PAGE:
We watch Miah go through a series of auditions, all during a montage, and they are pretty funny. Then we see her at home, with her roommates who bring her out to a nighttime party in the valley. There’s another musical number as the girls get ready, and then still another one at the party, with characters sitting around a pool and even jumping in. All of these musical numbers are colorful and entertaining, and one has to remember that this movie is by the director of Whiplash, a fantastic movie that was about music. He knows how to choreograph moments to the beat. Whiplash might be the better movie among the two, but La La Land is certainly the more ambitious one, doing everything on a much larger and more lavish scale.
When Mia leaves the party and can’t find where she parked, she walks the streets and stumbles into a quiet restaurant and piano bar. That’s where Sebastian is talking with the manager and getting ready to take the piano and do a set. His directions are clear. Play only Christmas music. In fact, play only things from a set list that the restaurant manager (played by JK Simmons,) has created. Of course Sebastisn goes off book from the set list and dives into his own rift. This immediately gets him fired. And on his way out of the bar, he runs into Mia for the second time. It’s while she is on her way in. Miah tries to compliment him, but Sebastian snubs her and leaves.
From here, we go back to that highway meeting from the opening scene, and this time follow Sebastian in his story. We meet his sister and learn about how he’s single and having a hard time holding down a job. Then we go with him to that piano bar, where apparently he has worked and been kicked out of before. This time the manager goes over the rules with him, and we watch Sebastian break them and get kicked out again. We also understand why. He’s too much of a free spirit and entertainer to just sit there playing the kind of background music that these people wouldn’t even notice. He wants to give them something memorable that he can pour his heart into. Only that’s not what the manager wants, and it costs Sebastian the job.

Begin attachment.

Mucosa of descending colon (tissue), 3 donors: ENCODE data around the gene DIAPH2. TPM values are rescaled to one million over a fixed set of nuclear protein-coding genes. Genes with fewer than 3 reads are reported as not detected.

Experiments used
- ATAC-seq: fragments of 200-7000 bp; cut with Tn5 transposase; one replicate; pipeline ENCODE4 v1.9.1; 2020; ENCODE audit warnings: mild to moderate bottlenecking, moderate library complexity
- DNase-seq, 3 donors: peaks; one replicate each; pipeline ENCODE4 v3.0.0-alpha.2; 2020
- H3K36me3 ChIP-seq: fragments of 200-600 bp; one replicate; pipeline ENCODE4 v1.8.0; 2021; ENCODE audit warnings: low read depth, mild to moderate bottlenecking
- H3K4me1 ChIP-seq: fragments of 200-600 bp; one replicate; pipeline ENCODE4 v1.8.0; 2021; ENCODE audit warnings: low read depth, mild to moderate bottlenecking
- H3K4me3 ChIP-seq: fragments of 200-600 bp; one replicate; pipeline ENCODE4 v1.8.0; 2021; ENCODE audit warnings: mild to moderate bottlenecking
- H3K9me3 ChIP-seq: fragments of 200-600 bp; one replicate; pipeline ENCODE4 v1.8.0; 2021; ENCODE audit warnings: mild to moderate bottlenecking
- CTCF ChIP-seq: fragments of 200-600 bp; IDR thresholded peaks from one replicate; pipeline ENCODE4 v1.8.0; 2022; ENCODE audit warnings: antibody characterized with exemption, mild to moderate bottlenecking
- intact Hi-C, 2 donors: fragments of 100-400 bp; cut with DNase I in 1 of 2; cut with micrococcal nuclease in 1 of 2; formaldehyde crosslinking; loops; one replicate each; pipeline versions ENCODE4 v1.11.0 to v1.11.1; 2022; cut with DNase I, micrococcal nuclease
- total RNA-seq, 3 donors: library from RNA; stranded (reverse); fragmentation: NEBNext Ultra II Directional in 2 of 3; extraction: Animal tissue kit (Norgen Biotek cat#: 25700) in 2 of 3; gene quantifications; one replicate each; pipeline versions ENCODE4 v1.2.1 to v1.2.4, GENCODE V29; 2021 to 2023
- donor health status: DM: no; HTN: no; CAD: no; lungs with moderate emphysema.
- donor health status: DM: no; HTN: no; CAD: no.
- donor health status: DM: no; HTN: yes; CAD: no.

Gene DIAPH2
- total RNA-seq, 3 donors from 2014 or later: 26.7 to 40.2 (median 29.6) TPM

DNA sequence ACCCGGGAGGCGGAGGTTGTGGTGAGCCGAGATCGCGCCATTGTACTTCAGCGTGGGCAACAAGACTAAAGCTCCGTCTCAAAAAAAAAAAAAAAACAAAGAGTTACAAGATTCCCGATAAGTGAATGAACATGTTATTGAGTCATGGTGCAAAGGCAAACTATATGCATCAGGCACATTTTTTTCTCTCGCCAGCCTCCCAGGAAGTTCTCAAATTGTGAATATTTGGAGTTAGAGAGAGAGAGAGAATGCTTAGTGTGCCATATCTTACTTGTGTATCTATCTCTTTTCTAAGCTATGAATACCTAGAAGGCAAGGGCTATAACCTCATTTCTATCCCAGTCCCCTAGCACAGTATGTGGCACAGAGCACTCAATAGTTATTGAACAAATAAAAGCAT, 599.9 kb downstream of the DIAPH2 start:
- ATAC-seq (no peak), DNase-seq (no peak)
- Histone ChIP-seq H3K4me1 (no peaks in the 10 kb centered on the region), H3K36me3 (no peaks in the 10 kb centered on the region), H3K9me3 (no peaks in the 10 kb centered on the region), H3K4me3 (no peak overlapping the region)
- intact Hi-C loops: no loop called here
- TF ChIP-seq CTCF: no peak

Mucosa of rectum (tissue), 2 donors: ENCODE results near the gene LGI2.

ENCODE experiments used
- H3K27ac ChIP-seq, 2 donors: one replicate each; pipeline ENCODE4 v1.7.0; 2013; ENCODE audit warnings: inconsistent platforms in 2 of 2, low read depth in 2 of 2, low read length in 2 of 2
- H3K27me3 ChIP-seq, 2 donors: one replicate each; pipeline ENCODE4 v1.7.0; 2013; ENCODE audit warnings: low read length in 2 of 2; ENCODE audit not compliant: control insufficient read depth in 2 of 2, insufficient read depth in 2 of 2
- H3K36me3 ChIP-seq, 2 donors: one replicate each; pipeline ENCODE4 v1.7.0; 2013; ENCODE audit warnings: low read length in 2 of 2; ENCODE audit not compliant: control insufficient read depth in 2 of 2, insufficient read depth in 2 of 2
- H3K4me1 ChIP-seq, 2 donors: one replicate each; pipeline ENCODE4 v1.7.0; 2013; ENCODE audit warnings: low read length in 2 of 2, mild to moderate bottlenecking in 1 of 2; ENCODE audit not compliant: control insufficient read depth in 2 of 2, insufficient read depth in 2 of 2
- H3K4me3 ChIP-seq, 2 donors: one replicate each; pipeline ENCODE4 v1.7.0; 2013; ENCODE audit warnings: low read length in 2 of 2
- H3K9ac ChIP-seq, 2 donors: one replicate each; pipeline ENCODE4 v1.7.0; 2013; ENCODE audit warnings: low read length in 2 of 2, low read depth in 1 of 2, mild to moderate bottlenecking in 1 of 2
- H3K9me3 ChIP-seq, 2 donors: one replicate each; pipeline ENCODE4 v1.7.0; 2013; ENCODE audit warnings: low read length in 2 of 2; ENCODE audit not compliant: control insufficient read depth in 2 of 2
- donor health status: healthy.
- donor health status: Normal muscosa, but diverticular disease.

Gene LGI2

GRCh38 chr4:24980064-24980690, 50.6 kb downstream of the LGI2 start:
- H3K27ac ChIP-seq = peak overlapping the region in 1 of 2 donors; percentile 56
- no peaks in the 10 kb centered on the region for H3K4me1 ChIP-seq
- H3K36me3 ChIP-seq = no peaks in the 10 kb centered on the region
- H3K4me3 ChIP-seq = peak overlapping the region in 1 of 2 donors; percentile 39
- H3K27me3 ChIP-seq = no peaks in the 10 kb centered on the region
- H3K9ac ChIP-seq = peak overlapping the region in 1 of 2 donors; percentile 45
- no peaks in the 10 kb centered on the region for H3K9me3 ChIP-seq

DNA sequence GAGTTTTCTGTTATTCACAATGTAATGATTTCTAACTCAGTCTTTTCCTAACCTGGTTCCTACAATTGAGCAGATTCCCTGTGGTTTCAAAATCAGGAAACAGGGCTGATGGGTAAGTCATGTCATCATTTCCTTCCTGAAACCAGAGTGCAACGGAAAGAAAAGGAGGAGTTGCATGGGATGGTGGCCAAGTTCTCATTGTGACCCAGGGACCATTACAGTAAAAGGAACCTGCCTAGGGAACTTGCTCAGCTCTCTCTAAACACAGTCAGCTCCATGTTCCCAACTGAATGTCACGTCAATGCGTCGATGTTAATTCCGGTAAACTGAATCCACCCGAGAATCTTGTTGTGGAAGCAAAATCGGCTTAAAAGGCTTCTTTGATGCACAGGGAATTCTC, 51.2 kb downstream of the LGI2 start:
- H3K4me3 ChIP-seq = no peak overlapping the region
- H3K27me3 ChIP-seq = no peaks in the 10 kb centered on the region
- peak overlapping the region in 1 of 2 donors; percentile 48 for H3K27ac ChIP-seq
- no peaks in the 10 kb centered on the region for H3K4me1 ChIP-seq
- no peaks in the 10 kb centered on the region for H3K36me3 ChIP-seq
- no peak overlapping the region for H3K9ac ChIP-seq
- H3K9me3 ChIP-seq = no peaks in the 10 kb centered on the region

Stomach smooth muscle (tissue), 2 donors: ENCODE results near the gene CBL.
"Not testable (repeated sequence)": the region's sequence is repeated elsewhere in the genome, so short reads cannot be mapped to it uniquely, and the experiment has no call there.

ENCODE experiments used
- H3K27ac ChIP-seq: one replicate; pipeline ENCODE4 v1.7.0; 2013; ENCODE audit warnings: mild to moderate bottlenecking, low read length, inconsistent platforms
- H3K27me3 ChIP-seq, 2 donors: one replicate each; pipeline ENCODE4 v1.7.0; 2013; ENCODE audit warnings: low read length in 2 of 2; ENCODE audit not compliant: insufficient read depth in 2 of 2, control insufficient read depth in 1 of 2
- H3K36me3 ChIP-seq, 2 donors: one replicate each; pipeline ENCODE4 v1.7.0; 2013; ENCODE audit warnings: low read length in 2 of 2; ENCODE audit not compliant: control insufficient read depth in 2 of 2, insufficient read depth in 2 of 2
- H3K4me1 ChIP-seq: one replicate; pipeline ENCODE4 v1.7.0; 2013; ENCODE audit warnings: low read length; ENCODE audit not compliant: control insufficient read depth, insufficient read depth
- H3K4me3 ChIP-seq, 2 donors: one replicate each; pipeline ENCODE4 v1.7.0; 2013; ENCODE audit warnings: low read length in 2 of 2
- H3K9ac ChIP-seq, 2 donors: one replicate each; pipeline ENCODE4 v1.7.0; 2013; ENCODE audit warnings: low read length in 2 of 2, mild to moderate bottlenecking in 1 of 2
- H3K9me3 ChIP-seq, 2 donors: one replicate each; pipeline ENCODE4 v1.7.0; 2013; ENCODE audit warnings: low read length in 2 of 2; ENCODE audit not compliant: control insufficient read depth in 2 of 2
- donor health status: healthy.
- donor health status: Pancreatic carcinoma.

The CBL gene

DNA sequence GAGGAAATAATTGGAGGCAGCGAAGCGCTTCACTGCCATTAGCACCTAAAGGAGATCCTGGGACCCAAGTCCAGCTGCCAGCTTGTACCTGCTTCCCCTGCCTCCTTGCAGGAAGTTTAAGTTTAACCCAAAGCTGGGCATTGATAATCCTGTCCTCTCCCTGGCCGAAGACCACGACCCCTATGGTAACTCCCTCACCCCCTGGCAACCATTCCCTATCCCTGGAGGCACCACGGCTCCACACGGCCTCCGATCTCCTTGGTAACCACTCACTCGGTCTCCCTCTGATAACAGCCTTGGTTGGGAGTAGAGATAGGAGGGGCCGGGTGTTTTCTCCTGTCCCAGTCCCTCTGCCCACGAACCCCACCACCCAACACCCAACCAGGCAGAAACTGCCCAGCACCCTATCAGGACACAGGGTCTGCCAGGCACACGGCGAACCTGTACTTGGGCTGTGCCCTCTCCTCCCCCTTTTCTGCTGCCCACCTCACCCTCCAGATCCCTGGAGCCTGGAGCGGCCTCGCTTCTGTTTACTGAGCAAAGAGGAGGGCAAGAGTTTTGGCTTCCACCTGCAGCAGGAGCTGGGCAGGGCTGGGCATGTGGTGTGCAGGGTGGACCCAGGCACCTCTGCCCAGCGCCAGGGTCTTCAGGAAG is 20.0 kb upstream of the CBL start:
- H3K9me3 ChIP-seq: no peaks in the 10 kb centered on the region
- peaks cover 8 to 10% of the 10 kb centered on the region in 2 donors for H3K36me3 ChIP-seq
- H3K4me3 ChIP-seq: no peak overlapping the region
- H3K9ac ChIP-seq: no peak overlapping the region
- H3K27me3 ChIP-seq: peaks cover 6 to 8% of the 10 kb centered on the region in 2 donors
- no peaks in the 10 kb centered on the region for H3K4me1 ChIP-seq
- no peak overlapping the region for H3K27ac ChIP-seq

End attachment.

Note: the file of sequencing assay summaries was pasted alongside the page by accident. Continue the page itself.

The next time Sebastian and Miah meet is at an outdoor, daytime barbecue party. Sebastian is in an 80s cover band playing guitar. Miah walks up to the band and requests that they play the song “I Ran,” by A Flock Full of Seagulls. Then she geeks out and starts dancing to it like crazy. A little while later, Sebastian comes and find her at the party and they get to talking. He remembers her from the piano bar. The question is, does he remember her from the highway too? Either way, they hit it off now, and start dating. They share their dreams and ambitions with each other, and Miah even gives Sebastian ideas for named for the jazz club he wants to one day open. She tells him to call it Seb’s. There are some scenes of Sebastian explaining jazz to Miah, which feel a little pretentious, but it’s one of the only things that doesn’t quite work about this film.